5. Anayari

    Anayari Member

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    Oh oh and I would lvoe to be able to do my own processing but from what I've seen of that I'm extremely intimidated because I don't knwo if there is an alternate way of making prints other than buying an enlarger and those seem big and expensive but maybe I'm just clueless still? Is there any way to make a darkroom in my say bathroom and make prints still???? sory for the bombarding in questions!
     
  6. dances_w_clouds

    dances_w_clouds Subscriber

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    The best "bang for your bucks" are the Canon FD lenses. They are the only ones I use on my A model Canon bodies. I have a few zooms by Tamron but that is it. Happy shooting and welcome to APUG
     
  7. MattKing

    MattKing Subscriber

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  8. guitstik

    guitstik Member

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    Whoa, slow down and take a breath. Your Canon is going to be just like your Dslr except that you have to put film in it and you won't be able to see what you have shot until it gets processed. To start, did you just shoot your Dslr on auto/program or do you know how the meter/shutter/aperture work? If you know how those three things work together you are golden but if not then you will have to learn. I would start by going to Walgreen or CVS and buying their cheep in house film and also have them process it. I do that whenever I get a new/old camera just to test the shutter speeds and check for light leaks. The inexpensive film will allow you to get familiar with your equipment and practice for about a $1/roll. When you feel comfortable with all of the controls on your camera then you can pick a good film for getting really good. The lenses you have should do well enough for you at this time and as you progress and start finding your own voice with the camera then step up to better glass. My advice on lenses is to stick with the 50 until you become more proficient and then start experimenting.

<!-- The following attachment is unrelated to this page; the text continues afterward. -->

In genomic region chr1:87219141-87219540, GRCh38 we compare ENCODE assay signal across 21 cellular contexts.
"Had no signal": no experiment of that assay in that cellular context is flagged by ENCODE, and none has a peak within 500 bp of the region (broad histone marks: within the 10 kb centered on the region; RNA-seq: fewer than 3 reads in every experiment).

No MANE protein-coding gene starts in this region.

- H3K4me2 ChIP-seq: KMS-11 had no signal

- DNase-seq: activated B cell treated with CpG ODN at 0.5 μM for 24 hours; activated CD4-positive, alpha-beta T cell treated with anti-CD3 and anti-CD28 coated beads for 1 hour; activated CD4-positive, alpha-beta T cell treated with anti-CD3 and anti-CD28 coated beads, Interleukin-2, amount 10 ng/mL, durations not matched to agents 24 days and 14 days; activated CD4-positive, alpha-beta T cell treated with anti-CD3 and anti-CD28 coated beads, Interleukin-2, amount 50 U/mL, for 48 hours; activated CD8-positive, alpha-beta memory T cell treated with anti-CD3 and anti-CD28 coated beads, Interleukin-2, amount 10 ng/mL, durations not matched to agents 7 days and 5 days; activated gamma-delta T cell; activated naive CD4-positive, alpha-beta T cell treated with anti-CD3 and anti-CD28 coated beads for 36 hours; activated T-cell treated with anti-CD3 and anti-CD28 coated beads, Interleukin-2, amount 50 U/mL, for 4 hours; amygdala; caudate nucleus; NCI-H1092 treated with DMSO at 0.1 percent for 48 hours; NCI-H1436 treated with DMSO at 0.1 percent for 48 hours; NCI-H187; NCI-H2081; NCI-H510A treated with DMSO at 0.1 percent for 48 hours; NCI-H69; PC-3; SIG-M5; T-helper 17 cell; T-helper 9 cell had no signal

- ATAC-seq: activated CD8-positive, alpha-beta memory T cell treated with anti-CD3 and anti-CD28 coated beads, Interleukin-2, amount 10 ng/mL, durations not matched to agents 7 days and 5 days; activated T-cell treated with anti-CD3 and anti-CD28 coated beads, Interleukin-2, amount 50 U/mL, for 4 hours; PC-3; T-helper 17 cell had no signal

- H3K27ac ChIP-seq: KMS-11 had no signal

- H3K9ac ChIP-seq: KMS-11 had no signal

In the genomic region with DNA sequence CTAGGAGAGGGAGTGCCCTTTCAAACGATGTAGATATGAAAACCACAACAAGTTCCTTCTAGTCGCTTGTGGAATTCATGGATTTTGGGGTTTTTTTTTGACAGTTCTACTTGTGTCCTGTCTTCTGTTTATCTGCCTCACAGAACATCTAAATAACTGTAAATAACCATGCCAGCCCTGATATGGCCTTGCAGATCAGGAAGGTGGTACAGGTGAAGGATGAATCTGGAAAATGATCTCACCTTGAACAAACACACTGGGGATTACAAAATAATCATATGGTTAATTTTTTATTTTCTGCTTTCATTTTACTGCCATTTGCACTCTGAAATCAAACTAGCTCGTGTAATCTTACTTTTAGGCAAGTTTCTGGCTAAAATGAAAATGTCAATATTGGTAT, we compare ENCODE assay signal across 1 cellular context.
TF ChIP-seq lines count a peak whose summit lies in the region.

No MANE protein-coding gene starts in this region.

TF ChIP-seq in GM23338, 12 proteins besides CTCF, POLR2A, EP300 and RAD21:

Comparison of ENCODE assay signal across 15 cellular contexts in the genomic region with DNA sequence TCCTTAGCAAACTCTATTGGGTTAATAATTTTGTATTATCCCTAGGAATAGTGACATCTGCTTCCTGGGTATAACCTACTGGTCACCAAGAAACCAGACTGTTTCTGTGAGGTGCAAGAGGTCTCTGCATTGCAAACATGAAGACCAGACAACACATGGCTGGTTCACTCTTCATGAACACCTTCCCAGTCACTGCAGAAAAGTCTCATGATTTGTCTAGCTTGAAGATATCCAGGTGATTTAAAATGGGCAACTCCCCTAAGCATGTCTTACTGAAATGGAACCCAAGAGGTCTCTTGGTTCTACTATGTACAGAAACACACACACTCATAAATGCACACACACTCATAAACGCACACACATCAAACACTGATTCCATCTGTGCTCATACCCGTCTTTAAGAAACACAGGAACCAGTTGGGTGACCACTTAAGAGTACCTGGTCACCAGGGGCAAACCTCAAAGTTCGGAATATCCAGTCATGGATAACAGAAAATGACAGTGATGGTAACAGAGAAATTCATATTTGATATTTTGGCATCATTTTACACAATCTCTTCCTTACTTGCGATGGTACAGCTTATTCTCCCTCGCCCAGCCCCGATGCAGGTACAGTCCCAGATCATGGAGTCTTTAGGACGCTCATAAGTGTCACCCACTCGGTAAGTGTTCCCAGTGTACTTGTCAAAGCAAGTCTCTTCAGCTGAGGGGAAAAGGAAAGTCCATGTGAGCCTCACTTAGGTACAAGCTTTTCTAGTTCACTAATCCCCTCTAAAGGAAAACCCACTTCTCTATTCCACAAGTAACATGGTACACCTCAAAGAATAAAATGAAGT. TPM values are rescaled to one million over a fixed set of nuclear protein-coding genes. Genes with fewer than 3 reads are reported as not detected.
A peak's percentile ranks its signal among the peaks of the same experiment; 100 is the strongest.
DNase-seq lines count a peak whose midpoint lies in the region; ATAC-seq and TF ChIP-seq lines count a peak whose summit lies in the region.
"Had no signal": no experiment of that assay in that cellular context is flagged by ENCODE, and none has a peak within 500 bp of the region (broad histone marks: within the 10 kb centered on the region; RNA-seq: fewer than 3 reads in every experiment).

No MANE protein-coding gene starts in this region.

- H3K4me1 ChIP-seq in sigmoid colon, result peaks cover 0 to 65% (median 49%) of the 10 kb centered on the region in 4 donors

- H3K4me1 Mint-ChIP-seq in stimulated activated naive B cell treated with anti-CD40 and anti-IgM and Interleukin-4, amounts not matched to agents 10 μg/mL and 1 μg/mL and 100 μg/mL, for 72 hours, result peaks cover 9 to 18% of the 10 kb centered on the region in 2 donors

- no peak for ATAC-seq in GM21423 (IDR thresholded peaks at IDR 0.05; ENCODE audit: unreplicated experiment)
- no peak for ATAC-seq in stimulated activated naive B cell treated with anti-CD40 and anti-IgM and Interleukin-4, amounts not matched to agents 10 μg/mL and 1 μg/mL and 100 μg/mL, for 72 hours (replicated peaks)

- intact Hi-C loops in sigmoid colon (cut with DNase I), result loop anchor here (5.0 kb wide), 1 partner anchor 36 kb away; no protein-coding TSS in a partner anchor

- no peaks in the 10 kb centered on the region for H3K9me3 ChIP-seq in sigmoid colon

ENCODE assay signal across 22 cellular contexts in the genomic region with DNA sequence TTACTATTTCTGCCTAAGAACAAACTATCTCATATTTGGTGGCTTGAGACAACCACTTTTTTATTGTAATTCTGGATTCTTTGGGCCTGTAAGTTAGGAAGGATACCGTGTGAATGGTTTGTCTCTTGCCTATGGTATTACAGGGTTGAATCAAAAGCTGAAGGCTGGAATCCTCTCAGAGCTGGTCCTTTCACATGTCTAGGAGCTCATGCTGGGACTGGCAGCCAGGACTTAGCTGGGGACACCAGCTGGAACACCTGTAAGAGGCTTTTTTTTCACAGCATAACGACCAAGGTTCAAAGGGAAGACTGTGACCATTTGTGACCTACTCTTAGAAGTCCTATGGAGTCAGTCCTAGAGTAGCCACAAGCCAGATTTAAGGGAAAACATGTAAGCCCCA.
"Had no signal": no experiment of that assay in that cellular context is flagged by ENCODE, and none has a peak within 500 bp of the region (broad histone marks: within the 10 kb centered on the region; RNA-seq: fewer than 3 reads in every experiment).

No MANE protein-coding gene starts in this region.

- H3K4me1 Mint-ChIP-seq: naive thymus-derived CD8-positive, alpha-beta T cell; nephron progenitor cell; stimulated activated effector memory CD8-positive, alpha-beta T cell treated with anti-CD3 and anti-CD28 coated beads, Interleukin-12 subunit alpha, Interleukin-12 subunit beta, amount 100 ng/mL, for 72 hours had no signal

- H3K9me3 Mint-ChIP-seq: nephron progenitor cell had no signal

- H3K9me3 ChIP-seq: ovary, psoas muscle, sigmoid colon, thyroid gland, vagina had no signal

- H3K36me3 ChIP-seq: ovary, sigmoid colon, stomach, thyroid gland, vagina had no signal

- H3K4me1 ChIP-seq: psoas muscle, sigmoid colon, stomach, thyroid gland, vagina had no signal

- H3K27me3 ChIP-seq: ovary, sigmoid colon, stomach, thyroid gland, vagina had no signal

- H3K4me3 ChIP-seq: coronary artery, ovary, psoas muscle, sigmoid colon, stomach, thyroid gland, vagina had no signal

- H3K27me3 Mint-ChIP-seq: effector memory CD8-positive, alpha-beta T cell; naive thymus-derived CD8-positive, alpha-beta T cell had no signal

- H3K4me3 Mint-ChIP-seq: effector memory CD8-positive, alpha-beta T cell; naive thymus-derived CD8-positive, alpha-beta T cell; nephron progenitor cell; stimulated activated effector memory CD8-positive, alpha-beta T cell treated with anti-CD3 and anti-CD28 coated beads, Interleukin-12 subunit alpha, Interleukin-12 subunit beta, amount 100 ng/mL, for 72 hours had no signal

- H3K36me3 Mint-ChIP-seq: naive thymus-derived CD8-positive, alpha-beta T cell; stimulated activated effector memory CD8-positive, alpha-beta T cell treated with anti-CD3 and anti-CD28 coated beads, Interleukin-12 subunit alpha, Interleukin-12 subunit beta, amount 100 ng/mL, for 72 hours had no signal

Welcome to APUG.
     
    Last edited by a moderator: Dec 1, 2011
  9. Pumalite

    Pumalite Subscriber

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    Welcome to Apug. Keep the lenses you have. See what kind of pictures you can take. Later slowly buy lenses accoding to your needs. FD lenses are cheap now a days.
     
  10. hvandam2

    hvandam2 Member

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    Welcome!